Creative Differences by Adrian and Jane Lines
This was an eagerly awaited presentation by two well-known contributors to the L&CPU and members of Chorley Photographic Society. Both are well decorated with notable accreditations; Adrian receiving MPAGB, FBPE, ARPS and EFIAP and Jane MPAGB, LRPS, BPE5* and it just so happens that they are married to each other.
Both Adrian and Jane for the last few years have been masters of making and telling stories within their photography. They take a good well-exposed image and using simple but effect Photoshop adjustments turn it into something outstanding which is no doubt reflected with the amazing competition and exhibition success that both of them have had.
Their presentation is about how two very close photographers, often taking images of the same thing through a separate creative process end up with different interpretations of the same story or even completely different stories. Both Adrian and Jane take advantage of a large number of costumes enactments, steampunk festivals that we have in the UK. The subjects have the grounding of great stories and their unique look or costume assists in creating context, for a compositor that is gold dust!
Adrian started first with his batch of 20 composite images. All of his images were put into a slide show and each image was broken down into its constituent parts to enable us, the viewer, to understand what he started off with, how he put the images together using layers, what story was being told and how he used about 6 – 8 Photoshop skills to achieve the end result. After each composite was constructed through his presentation Adrian then de-constructed it, which was a nice reminder of how each part linked into each other.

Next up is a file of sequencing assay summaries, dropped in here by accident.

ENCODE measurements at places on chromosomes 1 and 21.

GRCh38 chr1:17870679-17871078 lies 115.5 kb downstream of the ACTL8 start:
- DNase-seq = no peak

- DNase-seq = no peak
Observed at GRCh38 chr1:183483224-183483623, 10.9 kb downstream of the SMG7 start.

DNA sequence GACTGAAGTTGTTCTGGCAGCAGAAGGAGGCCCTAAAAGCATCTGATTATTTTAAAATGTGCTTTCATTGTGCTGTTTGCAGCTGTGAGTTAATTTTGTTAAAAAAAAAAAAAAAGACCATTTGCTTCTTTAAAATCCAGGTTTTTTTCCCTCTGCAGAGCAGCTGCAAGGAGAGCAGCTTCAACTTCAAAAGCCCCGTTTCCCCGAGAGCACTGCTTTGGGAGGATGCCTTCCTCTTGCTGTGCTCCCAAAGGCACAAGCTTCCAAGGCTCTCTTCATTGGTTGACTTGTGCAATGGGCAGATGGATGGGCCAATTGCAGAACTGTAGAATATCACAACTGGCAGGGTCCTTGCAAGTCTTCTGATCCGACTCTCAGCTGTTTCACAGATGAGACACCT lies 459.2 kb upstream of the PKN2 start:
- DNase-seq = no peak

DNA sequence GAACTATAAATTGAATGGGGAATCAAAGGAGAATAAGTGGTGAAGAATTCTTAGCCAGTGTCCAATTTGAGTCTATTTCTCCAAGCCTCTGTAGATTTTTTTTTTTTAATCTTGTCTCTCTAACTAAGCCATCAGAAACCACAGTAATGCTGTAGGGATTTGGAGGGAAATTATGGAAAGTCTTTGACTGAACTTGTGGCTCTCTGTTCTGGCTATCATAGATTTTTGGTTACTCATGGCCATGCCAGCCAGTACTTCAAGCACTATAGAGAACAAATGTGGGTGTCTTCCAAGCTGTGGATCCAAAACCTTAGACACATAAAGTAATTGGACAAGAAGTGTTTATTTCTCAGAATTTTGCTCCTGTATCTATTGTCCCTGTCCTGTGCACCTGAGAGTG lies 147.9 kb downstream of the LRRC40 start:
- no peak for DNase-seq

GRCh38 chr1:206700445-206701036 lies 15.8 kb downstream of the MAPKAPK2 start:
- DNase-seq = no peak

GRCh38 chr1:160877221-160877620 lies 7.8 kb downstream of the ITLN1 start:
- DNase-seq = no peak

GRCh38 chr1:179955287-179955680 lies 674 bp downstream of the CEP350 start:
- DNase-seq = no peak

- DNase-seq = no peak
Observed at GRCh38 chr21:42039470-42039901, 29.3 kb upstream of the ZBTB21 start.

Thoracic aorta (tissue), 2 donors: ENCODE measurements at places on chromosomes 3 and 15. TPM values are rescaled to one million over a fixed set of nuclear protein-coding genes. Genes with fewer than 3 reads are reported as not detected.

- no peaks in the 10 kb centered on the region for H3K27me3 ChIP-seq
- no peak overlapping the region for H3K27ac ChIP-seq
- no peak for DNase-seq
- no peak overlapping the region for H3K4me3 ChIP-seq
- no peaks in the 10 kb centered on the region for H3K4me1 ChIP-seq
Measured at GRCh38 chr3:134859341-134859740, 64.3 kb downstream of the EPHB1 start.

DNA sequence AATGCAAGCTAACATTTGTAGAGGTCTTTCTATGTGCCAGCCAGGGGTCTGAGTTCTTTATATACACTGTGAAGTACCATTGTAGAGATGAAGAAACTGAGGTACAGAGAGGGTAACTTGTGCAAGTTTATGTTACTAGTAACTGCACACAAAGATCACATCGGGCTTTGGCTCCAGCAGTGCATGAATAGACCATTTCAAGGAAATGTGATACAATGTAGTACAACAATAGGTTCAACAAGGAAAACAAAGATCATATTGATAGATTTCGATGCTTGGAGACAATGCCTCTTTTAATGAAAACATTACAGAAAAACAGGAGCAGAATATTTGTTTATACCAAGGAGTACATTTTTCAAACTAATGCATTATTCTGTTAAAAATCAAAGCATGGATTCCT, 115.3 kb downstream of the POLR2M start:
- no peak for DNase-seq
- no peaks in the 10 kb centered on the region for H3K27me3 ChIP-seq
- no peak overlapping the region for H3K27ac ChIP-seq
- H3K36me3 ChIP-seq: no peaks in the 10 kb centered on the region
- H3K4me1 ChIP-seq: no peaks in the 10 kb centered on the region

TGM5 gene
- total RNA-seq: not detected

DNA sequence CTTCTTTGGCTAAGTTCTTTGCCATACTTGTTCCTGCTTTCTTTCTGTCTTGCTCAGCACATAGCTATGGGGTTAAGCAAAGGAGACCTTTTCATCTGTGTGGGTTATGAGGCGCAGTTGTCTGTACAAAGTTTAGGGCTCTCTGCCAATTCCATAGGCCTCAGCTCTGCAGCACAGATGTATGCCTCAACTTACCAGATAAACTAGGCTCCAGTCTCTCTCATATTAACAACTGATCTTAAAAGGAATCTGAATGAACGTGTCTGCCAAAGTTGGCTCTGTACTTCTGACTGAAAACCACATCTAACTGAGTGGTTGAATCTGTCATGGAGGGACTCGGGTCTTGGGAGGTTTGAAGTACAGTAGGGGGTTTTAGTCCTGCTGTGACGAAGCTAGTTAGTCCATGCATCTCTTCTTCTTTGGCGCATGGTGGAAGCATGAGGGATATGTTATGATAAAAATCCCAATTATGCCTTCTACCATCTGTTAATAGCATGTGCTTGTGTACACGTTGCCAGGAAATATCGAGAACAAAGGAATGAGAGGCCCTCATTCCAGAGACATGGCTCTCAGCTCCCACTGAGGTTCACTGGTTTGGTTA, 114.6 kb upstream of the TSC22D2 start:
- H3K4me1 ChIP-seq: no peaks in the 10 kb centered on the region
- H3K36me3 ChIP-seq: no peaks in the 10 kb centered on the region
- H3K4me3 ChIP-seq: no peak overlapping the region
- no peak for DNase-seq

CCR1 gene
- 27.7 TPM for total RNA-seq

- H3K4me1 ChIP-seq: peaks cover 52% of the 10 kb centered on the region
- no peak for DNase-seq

Adrian looks for original images of people with drama or humour to assist with a composite. He used to be a photographer relying on a spray and pray philosophy (we have all been there, and some of us still are!) but in recent years he is akin to taking a more deliberate and measured approach to his art, spending his time looking for the right shot or the shot that has a grounding of a good story rather than wasting time taking stacks of images in the unquestioning hope of getting at least one great shot. This measured approach leads into his story creation - when he has an idea everything is planned from the subject, perspective, colour/mono, everything. If an image has a strong narrative – an implied story - it has the effect of drawing viewers in. Adrian explained that he takes lots of images just of things that may one day be used in his composites. This ranges from interesting skies, cityscapes, landscapes, animals’ tress, buildings and textures etc.
In Post Processing – Adrian relies heavily on Dodge and Burning a subject (and full image) stating it is the same as a lady applying makeup to herself. It allows the subject to ‘pop’ and when that happens it has the effect of changing a normal image into something that the judge notices. Adrian will break up an image in parts; subject, foreground, background, sky and process all separately on different layers and blend them together. Adrian will not rely on one filter to create an effect; he completes lots of localised dodging and burning as this helps the blending process because he has full control of where the post-processing is applied.